Can Democracies Be Defended?
We want to rescue a more humane understanding of justice. Justice cannot be that blind machinery about the realities of people and facts that anti-democratic States implement to get rid of their enemies. The countries that love democracy have created in the last decades an international law system through agreements, covenants, treaties which final objective is to ensure that the States, when they defend themselves, do so respecting —that is also defending— their citizens, who are their reason of being, their supreme end, as several constitutions declare. Peru has —and we remember this with pride and hope— signed many of those treaties, hence, it is obliged to adapt its legislation to those basic criteria of humanitarianism and right to the integrity and dignity of people adopted by the international community.

Now, is it possible to fight from democracy and therefore within an impeccable, juridical framework, against those who precisely seek to topple democracy? We must recognize this question is very hard to answer. But we clearly answer by saying that it is not only possible to do so, but that it is actually the only way in which democracy can defend itself and save itself. Adopting barbaric methods, as we have said, is the worst defeat for democracy, a defeat disguised as success, a moral and spiritual defeat, a defeat we inflict to ourselves.

A TRC Duty
Dear friends,
We are aware that by approaching this issue we are facing an extremely complex and thorny subject that affects our sensitivity and, especially, that of those who were directly hurt by attacks or other aggressions to their elementary rights during the years of violence. We want to tell them that we are not promoting indulgence for those who were provenly responsible for affecting the life or physical integrity of Peruvians. On the contrary, we are thinking about our countrymen who without having committed any crime, were unfairly condemned. We are thinking about those who did not have the right to defend themselves, about those who were not able to access a fair judicial process as the one all the citizens in this country are entitled to.

The Truth and Reconciliation Commission must frankly examine the experience lived through and clearly speak to Peruvians about what happened in those years. We would not comply with our endeavor, we would not honor our commitment if we somehow eluded this process because of a political opportunity or because we believed that the Peruvian society is not ready to face it. We have stated in more than one occasion that the self examination our society has performed is hard and complex and that citizens, by expressing they back us in many ways, have authorized us to carry it out. This is why we are sure that the subject we present you today in this hearing will be correctly understood and reflected and we are convinced that this understanding, this selective examination shall become a step ahead towards the consolidation of a fair and democratic society.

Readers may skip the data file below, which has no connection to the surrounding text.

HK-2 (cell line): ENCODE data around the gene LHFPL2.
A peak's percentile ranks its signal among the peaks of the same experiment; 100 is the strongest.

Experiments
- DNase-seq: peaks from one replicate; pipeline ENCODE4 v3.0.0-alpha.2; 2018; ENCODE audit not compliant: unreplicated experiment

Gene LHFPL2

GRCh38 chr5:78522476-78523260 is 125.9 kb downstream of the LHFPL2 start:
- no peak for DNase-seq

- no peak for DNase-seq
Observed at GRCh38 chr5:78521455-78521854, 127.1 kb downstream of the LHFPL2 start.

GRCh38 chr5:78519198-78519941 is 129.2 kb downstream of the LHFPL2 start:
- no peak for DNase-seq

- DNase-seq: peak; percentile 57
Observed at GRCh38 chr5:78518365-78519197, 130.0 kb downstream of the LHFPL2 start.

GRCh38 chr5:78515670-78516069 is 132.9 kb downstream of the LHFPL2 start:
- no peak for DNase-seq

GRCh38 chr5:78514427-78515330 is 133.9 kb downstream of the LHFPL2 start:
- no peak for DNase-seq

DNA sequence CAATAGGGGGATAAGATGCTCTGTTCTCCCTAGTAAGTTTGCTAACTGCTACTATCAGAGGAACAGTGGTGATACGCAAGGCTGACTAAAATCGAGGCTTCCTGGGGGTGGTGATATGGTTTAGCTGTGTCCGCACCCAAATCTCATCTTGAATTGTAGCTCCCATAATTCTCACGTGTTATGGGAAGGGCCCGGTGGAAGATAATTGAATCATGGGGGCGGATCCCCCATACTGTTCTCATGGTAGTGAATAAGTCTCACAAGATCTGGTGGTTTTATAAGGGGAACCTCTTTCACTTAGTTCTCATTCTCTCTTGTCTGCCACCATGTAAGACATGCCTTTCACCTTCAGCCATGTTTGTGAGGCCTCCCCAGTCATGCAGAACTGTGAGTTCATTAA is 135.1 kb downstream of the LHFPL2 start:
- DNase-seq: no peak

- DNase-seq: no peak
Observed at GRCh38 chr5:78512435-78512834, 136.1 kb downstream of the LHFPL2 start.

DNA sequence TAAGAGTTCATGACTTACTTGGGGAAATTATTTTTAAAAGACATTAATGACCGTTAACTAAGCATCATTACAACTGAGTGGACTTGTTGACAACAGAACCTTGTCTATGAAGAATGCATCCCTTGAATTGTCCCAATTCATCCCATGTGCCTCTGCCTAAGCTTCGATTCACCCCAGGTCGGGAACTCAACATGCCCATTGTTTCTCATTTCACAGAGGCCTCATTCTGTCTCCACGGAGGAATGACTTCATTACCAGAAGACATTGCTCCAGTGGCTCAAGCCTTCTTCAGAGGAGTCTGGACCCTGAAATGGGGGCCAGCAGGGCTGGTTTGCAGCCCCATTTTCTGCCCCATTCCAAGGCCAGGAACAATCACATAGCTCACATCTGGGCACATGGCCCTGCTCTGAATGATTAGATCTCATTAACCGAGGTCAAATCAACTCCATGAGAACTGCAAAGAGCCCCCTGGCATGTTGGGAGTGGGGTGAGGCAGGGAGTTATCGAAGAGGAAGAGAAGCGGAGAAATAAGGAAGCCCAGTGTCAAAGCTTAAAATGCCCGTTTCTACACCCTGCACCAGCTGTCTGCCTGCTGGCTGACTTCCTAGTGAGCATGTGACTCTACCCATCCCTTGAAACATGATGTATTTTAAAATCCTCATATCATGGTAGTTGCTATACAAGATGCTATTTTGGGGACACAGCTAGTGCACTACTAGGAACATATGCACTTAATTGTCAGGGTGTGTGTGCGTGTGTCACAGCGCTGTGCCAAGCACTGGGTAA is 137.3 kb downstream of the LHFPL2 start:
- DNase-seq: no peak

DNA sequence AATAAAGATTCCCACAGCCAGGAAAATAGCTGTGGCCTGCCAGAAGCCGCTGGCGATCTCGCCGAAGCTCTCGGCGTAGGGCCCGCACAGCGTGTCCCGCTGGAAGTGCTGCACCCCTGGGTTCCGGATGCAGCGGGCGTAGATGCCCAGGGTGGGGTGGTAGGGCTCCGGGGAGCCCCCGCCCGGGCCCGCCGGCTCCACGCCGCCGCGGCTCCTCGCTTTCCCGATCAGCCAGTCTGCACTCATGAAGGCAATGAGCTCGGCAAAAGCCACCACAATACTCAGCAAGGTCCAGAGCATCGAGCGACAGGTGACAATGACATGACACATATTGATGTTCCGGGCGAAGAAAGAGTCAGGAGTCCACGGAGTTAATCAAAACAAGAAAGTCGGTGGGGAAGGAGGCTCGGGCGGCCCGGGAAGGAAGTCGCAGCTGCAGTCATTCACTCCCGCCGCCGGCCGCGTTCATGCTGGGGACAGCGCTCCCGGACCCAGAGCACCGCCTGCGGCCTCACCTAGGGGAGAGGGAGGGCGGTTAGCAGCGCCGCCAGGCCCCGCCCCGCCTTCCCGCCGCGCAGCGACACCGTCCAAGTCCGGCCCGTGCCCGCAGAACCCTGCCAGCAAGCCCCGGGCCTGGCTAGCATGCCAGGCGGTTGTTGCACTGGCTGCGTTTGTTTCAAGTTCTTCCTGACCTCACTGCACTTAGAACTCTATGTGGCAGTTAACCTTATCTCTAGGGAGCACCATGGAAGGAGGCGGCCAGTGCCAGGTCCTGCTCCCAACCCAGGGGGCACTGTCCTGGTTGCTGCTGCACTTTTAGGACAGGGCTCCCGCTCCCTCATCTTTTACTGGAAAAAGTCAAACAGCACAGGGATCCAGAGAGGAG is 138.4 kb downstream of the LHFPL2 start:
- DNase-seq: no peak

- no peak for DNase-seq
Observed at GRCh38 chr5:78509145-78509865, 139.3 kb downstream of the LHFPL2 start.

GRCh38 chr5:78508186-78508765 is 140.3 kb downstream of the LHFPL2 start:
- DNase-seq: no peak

We live in a world harassed by multiple conflicts, deformed by innumerable transgressions, by the abusive use of force from the State against the people whom they should defend. We want these hearings to be at the same time one more step towards the collective introspection Peruvians carry out and a message to the international community: we cannot fight barbarity by becoming its echo; it is not admissible to defend our democracy by renouncing to the Rule of Law. The experience Peruvians have lived through, and that we now remember, is somehow the defeat in the challenge of defending democracy within democracy, of defending the law with unrestricted respect for the law . We did not know how to answer this challenge, and the price of this failure was paid and is still being paid by many humble citizens. Now it is our task to put our intelligence and imagination for an endeavor that cannot be postponed: finding a way to defend the Rule of Law without betraying it. This is certainly a hard search that will lead us by uncertain and slippery ground, but we know today that the other road cannot be defended and is intolerable.

With the certainty that this meeting will be a valuable contribution in that search and towards recovering the civic and moral health of our country, I declare opened the sixth public hearing of the Truth and Reconciliation Commission.

Salomón Lerner Febres
Truth and Reconciliation Commission

“ This Commission was able to identify 567 innocent prisoners (among, pardoned recommended and with favorable report)”.
De la Jara, Ernesto. Memoria y batalla en nombre de los inocentes. Peru 1992-2001. Summary. Ideele Nº 141, October 2001.